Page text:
Charley Robertson brings a fans’ view in 2015 when the #3 Chevrolet Corvette Racing C7.R won the GTLM Pro class at Mobil 1 Twelve Hours of Sebring.
From the archives of Vette Vues Magazine. This article appeared in the May 2015 issue of Vette Vues Magazine. The Corvette Enthusiast’s Magazine!
Story and Photos by Charley O. Robertson
After the excitement of the Rolex my husband, Jim, and I couldn’t wait to get to Sebring. Finally, the day arrived! Due to the Corvette corral scheduling, the main activities were held Thursday morning and that meant getting up at 2:00 am. Surprisingly for me, I sailed out of bed and was ready (well almost) on time.
The weather was beautiful on the way down and we got to the corral just in time for Doug Fehan’ seminar and the drivers autograph session. The Corvette corral was surprisingly full that morning and one of the joys of attending a race is greeting old friends from all over the U.S., Europe, and Canada.
For the next 30 minutes Doug Fehan, Corvette Racing Program Manager, entertained us by answering our questions of which IMSA’s AoP (Adjustment of Performance, which replaced BoP) came up several times. Doug was patient in answering the questions and explained that the pre-Sebring AoP adjustment was partly due to the restrictor increase that was given to Corvette Racing for the Rolex race. After Doug’s seminar, fans were able to meet and greet the drivers, Jan Magnussen, Antonio Garcia, Ryan Briscoe, of the #3 C7.R, and Oliver Gavin, Tommy Milner and Simon Pagenaud, of the #4.
Our day continued with checking out the long “Vendor Row”, located near the paddocks, and looking for anything Corvette related. Some of you know that our club, Circle City Corvettes, Dothan, Alabama, hosts an auction for the National Corvette Museum during our annual Beach Caravan, May 14-16, 2015. Again, Vendor Row did not disappoint as Jim began to express concern about how we were going to get all this stuff back home. Jim thinks I pack everything but the kitchen sink. Not true! I do leave the stove and refrigerator at home among a few other items! Later, a walk to the Corvette Paddock area allowed fans the opportunity to see the C7.R’s up close and talk to the team before they headed out to the afternoon practice.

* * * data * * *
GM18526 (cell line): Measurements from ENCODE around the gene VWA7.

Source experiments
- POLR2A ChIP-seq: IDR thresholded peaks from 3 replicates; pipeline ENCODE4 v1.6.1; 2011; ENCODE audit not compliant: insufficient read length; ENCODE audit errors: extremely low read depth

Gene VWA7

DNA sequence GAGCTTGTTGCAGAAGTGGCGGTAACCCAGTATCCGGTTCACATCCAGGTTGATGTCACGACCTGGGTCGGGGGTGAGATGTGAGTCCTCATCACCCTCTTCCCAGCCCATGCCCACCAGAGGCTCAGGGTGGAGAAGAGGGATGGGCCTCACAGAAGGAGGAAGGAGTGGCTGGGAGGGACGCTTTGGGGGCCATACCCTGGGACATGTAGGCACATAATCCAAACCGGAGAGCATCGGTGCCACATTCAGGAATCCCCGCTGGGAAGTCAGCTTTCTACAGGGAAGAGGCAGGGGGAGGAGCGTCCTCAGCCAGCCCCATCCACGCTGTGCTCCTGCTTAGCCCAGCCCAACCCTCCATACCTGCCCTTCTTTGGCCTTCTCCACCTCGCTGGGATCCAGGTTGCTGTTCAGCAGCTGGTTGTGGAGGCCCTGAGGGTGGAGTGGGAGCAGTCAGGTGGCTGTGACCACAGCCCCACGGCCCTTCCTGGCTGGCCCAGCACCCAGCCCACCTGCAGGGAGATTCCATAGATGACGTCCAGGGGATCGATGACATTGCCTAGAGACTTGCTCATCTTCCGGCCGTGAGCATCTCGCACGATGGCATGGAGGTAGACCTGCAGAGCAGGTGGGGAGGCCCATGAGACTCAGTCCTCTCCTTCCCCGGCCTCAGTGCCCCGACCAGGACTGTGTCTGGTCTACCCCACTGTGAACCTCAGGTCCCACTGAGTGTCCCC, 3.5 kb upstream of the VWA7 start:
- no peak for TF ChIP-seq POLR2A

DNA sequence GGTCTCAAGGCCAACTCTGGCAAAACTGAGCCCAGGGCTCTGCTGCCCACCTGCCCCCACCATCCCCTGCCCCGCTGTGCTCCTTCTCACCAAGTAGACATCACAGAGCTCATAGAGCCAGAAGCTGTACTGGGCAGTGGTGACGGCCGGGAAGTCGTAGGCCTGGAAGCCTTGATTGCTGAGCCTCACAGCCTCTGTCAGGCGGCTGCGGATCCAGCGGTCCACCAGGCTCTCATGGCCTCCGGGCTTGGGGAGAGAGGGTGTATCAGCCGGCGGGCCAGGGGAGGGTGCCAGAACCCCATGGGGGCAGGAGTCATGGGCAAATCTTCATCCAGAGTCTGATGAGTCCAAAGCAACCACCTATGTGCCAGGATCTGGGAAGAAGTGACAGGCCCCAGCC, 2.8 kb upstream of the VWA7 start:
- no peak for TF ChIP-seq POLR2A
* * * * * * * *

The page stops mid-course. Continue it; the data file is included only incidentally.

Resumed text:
Late afternoon everyone gathered for the Corvette Parade Lap. With the Porsche corral empty, IMSA lined up 100 Corvettes in their spot and then sent us out on the track at a very nice speed at over 90 mph. Not bad for a parade lap! The evening ended at the highly recommended Sunset Grill Restaurant. Our friends from England, Gary and Ann, club members, Bill and Jackie, and everyone’s friend, Harlan Charles, GM Corvette Product Manager, met us for a wonderful supper, overlooking one of the many beautiful lakes in Sebring.
Friday dawned, not so early for me, but the weather was perfect, sunny and warm! The Drivers Autograph session was held late morning and Corvette Racing had, and always has, one of the longest fan lines. People start to line up an hour early just to get their items autographed and talk to the Drivers. Jim and I were fortunate in that we were able to help out Pratt-Miller so we could see first-hand the long lines and fans. It is also a great time to observe the colorful people who walk by, dressed in the most amazing costumes, something that Sebring is noted for. Also, seminars with Harlan Charles, Jim Lutz, Corvette DP Prototype manager and Spirit of Daytona Driver appearances took place. At Sebring there is so much to do that sometimes it is impossible to do it all, yet we try!
One of the more interesting parts of Sebring is Green Park, aka the Snake Pit. Fans will build the most amazing and infamous camps scattered throughout the park. It is truly a “Mardi Gras” like atmosphere. Heading over there, I brought two lady friends with me to tour part of the Snake pit. I believe they enjoyed most of it, although they also realized it was not a good idea for women to be over there at night. In all the years I have been going I was surprised that it was fairly clean on Friday and less rowdy than usual, although there were still many interesting camps to view.
Soon the excitement of qualifying was upon us. Anyone who has been at a race understands the feeling you get from the roar of the engines, especially the big V8 Corvettes. For several minutes we watched the GTLM class fight for pole. The competition was fierce and when it was over the #3 C7.R placed 3rd with the #4 in 7th place. After qualifying several of us, including new friends Sonny, Kathy & Donna, headed to another famous Sebring Restaurant known as “Cowpoke’s Watering Hole” Before this restaurant changed hands it use to have a live gator inside an enclosure in the restaurant!